75

San Francisco Chronicle

By Mick LaSalle
The Duplass brothers keep making miniatures that contain universes. They seem to be casual, but they're dead serious. They seem to be stumbling around finding stories by accident, but their movies are thematically rigorous. They seem to be presenting matters of little consequence, but the stakes are always huge and life-changing.
Full Review
75

Philadelphia Inquirer

By Steven Rea
Nothing in this quiet, quirky comedy from the brothers Duplass comes close to Jeff's inspired, bong-fueled deconstruction of "Signs," but it gives us a good idea of where this guy is coming from.
Full Review
75

Rolling Stone

By Peter Travers
The funny, touching and vital Jeff, Who Lives at Home reaffirms your faith in Jay and Mark Duplass. Their films hit you where you live.
Full Review
75

Entertainment Weekly

By Lisa Schwarzbaum
With his large bod, soft features, and air of goofy sweetness, Jason Segel is a natural fit for Jeff, Who Lives at Home, a goofy, sweet comedy.
Full Review
75

USA Today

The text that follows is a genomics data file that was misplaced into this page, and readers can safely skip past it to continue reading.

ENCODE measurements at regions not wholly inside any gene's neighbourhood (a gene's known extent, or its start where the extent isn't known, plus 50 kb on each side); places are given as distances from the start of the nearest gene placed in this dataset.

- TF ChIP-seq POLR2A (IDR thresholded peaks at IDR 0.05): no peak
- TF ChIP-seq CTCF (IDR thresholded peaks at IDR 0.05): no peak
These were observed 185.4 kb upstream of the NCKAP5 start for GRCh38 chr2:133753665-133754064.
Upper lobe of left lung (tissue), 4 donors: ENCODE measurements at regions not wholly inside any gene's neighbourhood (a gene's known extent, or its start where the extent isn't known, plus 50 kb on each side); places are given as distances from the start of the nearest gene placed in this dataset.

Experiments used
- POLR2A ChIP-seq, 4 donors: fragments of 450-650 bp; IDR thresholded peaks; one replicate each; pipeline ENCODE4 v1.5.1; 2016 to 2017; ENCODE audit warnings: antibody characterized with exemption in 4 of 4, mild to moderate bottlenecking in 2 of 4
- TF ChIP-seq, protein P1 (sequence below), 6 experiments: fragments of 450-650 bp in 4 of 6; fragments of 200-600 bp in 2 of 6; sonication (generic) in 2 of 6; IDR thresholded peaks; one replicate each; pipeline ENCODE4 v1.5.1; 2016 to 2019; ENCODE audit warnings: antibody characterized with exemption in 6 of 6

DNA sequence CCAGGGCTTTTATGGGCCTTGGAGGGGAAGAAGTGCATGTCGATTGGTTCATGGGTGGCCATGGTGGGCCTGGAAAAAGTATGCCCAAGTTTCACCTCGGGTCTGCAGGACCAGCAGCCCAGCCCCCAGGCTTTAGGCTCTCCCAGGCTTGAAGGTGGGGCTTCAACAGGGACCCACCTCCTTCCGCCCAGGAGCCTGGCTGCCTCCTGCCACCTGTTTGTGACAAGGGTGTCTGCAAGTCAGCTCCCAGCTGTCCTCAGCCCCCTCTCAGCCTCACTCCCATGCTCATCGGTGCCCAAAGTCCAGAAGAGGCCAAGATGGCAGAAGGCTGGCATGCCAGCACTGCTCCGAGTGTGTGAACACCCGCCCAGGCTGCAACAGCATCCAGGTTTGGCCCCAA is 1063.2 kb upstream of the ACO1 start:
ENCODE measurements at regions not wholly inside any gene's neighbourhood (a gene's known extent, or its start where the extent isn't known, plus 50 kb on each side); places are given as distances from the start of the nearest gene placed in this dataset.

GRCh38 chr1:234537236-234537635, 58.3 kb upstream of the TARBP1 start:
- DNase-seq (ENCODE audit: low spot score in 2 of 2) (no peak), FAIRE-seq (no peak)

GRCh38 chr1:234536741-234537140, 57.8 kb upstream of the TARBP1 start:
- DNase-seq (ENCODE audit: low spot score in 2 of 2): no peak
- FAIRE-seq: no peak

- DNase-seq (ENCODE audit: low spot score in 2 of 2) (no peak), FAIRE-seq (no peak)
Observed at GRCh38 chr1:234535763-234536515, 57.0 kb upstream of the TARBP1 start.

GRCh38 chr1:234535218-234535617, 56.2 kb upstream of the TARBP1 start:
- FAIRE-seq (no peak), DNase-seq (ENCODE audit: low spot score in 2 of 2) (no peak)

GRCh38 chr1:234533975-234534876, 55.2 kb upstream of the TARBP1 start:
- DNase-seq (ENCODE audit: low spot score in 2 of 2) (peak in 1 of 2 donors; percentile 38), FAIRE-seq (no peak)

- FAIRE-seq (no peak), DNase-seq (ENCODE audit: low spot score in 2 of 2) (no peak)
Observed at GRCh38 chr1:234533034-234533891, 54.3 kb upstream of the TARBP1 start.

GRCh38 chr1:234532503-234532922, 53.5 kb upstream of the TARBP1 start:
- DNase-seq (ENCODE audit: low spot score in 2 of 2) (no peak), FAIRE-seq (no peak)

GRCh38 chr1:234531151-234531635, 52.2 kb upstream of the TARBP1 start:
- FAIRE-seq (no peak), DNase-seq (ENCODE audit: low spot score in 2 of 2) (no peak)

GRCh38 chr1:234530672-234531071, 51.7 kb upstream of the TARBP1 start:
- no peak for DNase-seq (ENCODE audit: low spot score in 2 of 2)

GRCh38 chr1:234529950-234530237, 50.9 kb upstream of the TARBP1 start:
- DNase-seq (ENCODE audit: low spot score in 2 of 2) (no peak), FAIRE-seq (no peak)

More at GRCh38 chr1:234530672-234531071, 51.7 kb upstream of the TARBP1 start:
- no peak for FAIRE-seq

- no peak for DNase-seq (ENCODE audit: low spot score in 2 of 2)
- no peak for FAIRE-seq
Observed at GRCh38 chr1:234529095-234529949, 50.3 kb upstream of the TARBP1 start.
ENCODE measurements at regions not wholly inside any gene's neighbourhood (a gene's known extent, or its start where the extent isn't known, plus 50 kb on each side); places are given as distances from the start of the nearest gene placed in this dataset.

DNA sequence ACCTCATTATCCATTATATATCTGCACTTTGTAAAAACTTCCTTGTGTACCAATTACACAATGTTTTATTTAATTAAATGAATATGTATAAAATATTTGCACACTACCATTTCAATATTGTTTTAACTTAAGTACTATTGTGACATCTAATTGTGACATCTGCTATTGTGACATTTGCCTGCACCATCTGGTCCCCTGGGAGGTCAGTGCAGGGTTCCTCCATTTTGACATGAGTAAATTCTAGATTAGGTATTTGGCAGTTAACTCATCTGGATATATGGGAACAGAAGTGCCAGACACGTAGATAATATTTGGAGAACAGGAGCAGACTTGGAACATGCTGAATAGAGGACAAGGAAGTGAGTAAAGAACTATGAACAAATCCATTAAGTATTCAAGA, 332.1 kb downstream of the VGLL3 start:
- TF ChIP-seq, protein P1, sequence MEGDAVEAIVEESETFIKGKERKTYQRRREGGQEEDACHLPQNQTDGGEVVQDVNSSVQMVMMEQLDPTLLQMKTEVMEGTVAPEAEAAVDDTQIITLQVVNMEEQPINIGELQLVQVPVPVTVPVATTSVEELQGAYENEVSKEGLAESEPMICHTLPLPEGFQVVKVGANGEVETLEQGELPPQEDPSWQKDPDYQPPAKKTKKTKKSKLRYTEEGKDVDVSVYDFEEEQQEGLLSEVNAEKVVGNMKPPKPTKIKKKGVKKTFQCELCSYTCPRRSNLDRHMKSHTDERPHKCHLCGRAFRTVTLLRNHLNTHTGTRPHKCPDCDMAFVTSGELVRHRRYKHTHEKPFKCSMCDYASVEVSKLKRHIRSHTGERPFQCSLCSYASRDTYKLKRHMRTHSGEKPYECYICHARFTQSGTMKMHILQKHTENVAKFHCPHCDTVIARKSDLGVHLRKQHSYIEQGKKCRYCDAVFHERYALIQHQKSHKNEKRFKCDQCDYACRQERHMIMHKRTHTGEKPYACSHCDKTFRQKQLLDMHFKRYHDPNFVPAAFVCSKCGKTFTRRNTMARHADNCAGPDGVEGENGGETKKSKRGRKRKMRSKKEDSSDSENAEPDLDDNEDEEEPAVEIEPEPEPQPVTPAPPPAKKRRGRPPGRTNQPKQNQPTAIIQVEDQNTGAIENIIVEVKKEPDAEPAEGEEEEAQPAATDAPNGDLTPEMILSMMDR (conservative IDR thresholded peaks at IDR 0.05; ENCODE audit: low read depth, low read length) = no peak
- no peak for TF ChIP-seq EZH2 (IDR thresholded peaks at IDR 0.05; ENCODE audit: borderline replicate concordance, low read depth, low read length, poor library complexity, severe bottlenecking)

By Scott Bowles
Sarandon is worth leaving home for, even if Jeff won't.
Full Review
70

The Hollywood Reporter

A short and sweet outing pairing the Duplass brothers with mismatched screen siblings Jason Segel and Ed Helms, Jeff Who Lives at Home pulls back from the comedy of Cyrus in favor of character-defining vignettes and moments of grace.
Full Review
65

Movieline

By Stephanie Zacharek
At what point do we stop applauding the Duplass brothers for their gumption and stick-to-itiveness and admit that, maybe, their storytelling just isn't so hot? Or that their characters sometimes seem more like groovy-cute constructs than believable people?
Full Review
60

Wall Street Journal

By Joe Morgenstern
Surprisingly, though, most of the material avoids the treacle zone, while Jason Segel, as the man-child in residence, gives a performance that I can only describe as gravely affecting.
Full Review
60

New York Daily News

By Joe Neumaier
The whole movie is about piecing together broken parts. It may not always come together, but what it makes, if you look at it the right way, is endearing.
Full Review
38

Boston Globe

By Wesley Morris
Jeff Who Lives at Home devotes so much of itself to mocking the loneliness and personal shortcomings of these characters that once it stops jabbing and turns serious, you start laughing.
Full Review
60 out of 100
Generally favorable reviews
Metascore® based on all critic reviews. Scores range from 0 to 100, with higher scores indicating more favorable reviews.